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Comment:Added explanation and examples for %Q format specifier. (CVS 623)
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SHA1:633ce4dd252ac351b04bdb7bed2d5374ee9a3f12
User & Date: chw 2002-06-16 04:57:32
Context
2002-06-16
18:21
Expose an additional internal API routine (sqliteInitCallback()) for use by private code. (CVS 624) check-in: cd74495f user: drh tags: trunk
04:57
Added explanation and examples for %Q format specifier. (CVS 623) check-in: 633ce4dd user: chw tags: trunk
04:56
Added printf-4.(2-4) test cases to test new %Q format specifier. (CVS 622) check-in: 7d5fc35b user: chw tags: trunk
Changes
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Changes to www/c_interface.tcl.

     1      1   #
     2      2   # Run this Tcl script to generate the sqlite.html file.
     3      3   #
     4         -set rcsid {$Id: c_interface.tcl,v 1.29 2002/05/15 23:26:23 drh Exp $}
            4  +set rcsid {$Id: c_interface.tcl,v 1.30 2002/06/16 04:57:32 chw Exp $}
     5      5   
     6      6   puts {<html>
     7      7   <head>
     8      8     <title>The C language interface to the SQLite library</title>
     9      9   </head>
    10     10   <body bgcolor=white>
    11     11   <h1 align=center>
................................................................................
   614    614   SQLite printf routines, there is never a danger of overflowing a
   615    615   static buffer as there is with <b>sprintf()</b>.  The SQLite
   616    616   printf routines automatically allocate (and later free)
   617    617   as much memory as is 
   618    618   necessary to hold the SQL statements generated.</p>
   619    619   
   620    620   <p>The second advantage the SQLite printf routines have over
   621         -<b>sprintf()</b> is a new formatting option specifically designed
          621  +<b>sprintf()</b> are two new formatting options specifically designed
   622    622   to support string literals in SQL.  Within the format string,
   623    623   the %q formatting option works very much like %s in that it
   624    624   reads a null-terminated string from the argument list and inserts
   625    625   it into the result.  But %q translates the inserted string by
   626    626   making two copies of every single-quote (') character in the
   627    627   substituted string.  This has the effect of escaping the end-of-string
   628         -meaning of single-quote within a string literal.
          628  +meaning of single-quote within a string literal. The %Q formatting
          629  +option works similar; it translates the single-quotes like %q and
          630  +additionally encloses the resulting string in single-quotes.
          631  +If the argument for the %Q formatting options is a NULL pointer,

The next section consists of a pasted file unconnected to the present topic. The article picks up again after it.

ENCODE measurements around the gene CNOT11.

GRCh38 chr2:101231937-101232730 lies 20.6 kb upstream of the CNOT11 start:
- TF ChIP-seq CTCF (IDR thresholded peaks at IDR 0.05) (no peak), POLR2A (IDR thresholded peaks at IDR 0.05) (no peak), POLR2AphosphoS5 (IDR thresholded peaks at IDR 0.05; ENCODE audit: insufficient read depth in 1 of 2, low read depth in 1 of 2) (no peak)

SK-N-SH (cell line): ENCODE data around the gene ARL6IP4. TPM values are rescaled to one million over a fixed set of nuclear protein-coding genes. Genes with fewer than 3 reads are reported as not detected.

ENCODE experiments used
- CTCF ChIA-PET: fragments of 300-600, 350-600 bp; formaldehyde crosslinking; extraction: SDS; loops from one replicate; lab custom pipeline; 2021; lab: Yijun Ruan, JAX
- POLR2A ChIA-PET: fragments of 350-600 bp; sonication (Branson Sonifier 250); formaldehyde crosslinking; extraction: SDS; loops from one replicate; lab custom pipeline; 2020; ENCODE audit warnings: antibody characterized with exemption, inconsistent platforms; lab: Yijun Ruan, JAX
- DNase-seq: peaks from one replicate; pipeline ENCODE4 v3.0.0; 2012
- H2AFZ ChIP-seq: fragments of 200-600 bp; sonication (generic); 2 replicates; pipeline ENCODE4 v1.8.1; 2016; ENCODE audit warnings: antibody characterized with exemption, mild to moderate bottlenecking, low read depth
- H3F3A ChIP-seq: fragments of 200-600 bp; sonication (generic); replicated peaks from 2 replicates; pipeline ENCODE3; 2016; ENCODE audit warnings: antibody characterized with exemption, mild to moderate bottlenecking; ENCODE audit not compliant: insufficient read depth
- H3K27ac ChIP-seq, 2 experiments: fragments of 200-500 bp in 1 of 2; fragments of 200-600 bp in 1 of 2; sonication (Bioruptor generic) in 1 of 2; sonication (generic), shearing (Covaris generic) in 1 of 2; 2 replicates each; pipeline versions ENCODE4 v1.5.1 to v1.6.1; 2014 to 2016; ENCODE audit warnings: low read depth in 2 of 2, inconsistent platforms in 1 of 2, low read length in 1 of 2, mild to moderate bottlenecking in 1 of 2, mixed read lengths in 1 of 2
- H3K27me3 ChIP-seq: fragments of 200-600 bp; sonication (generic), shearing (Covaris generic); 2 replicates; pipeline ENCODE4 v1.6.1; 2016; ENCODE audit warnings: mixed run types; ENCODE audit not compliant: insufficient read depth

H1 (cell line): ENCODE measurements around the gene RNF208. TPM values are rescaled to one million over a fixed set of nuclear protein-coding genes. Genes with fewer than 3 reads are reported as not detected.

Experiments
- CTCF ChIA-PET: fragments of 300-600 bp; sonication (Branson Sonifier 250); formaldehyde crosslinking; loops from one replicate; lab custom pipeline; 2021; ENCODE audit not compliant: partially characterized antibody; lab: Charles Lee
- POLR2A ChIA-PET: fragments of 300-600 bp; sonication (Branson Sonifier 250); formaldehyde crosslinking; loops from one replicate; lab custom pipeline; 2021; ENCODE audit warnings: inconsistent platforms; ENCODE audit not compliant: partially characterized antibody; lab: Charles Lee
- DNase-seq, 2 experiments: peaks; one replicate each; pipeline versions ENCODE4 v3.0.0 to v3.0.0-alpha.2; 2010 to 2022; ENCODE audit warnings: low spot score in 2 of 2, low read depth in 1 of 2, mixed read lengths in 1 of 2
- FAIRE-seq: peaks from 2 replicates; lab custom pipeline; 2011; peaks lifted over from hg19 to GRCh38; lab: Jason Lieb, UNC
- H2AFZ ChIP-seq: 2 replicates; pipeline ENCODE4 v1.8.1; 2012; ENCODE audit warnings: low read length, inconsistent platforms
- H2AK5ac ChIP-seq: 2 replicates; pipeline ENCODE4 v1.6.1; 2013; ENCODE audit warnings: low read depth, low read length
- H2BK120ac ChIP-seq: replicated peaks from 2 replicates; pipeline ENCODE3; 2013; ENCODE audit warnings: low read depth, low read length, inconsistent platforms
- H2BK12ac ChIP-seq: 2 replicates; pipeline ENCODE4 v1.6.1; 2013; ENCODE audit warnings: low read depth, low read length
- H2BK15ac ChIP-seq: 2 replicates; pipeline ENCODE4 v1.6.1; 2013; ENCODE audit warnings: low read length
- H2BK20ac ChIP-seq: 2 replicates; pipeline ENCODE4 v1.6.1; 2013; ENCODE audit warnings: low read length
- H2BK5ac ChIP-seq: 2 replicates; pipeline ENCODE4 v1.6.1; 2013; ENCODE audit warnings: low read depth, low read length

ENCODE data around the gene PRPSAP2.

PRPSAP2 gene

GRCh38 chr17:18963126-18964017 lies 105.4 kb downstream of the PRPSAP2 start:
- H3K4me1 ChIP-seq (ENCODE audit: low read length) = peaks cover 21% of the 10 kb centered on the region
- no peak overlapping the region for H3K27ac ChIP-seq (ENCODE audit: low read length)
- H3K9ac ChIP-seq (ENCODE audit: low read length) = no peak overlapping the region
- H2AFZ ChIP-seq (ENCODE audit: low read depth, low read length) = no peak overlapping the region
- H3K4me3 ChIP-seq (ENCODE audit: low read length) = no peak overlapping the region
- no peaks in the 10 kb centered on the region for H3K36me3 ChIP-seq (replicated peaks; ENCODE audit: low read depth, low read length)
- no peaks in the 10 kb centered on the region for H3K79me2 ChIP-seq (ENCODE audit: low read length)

632  +the resulting string is NULL without single quotes.
   629    633   </p>
   630    634   
   631    635   <p>Consider an example.  Suppose you are trying to insert a string
   632    636   value into a database table where the string value was obtained from
   633    637   user input.  Suppose the string to be inserted is stored in a variable
   634    638   named zString.  The code to do the insertion might look like this:</p>
   635    639   
................................................................................
   663    667   </pre></blockquote>
   664    668   
   665    669   <p>Here the apostrophy has been escaped and the SQL statement is well-formed.
   666    670   When generating SQL on-the-fly from data that might contain a
   667    671   single-quote character ('), it is always a good idea to use the
   668    672   SQLite printf routines and the %q formatting option instead of <b>sprintf</b>.
   669    673   </p>
          674  +
          675  +<p>If the %Q formatting option is used instead of %q, like this:</p>
          676  +
          677  +<blockquote><pre>
          678  +sqlite_exec_printf(db,
          679  +  "INSERT INTO table1 VALUES(%Q)",
          680  +  0, 0, 0, zString);
          681  +</pre></blockquote>
          682  +
          683  +<p>Then the generated SQL will look like the following:</p>
          684  +
          685  +<blockquote><pre>
          686  +INSERT INTO table1 VALUES('Hi y''all')
          687  +</pre></blockquote>
          688  +
          689  +<p>If the value of the zString variable is NULL, the generated SQL
          690  +will look like the following:</p>
          691  +
          692  +<blockquote><pre>
          693  +INSERT INTO table1 VALUES(NULL)
          694  +</pre></blockquote>
          695  +
   670    696   
   671    697   <h2>Adding New SQL Functions</h2>
   672    698   
   673    699   <p>Beginning with version 2.4.0, SQLite allows the SQL language to be
   674    700   extended with new functions implemented as C code.  The following interface
   675    701   is used:
   676    702   </p>